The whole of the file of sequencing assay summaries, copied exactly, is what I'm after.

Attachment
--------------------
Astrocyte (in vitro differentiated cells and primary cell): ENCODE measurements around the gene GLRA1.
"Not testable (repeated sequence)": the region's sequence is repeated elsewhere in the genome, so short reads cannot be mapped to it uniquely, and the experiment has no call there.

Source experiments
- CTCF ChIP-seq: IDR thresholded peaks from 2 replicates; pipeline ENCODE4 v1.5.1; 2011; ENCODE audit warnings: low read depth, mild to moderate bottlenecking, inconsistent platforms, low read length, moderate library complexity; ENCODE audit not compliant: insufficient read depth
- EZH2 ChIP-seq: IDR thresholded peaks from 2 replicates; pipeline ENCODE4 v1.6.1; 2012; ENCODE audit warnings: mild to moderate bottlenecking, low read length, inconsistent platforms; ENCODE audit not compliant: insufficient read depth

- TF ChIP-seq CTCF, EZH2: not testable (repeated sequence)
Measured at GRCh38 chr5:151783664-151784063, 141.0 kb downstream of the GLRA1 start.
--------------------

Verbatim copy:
Astrocyte (in vitro differentiated cells and primary cell): ENCODE measurements around the gene GLRA1.
"Not testable (repeated sequence)": the region's sequence is repeated elsewhere in the genome, so short reads cannot be mapped to it uniquely, and the experiment has no call there.

Source experiments
- CTCF ChIP-seq: IDR thresholded peaks from 2 replicates; pipeline ENCODE4 v1.5.1; 2011; ENCODE audit warnings: low read depth, mild to moderate bottlenecking, inconsistent platforms, low read length, moderate library complexity; ENCODE audit not compliant: insufficient read depth
- EZH2 ChIP-seq: IDR thresholded peaks from 2 replicates; pipeline ENCODE4 v1.6.1; 2012; ENCODE audit warnings: mild to moderate bottlenecking, low read length, inconsistent platforms; ENCODE audit not compliant: insufficient read depth

- TF ChIP-seq CTCF, EZH2: not testable (repeated sequence)
Measured at GRCh38 chr5:151783664-151784063, 141.0 kb downstream of the GLRA1 start.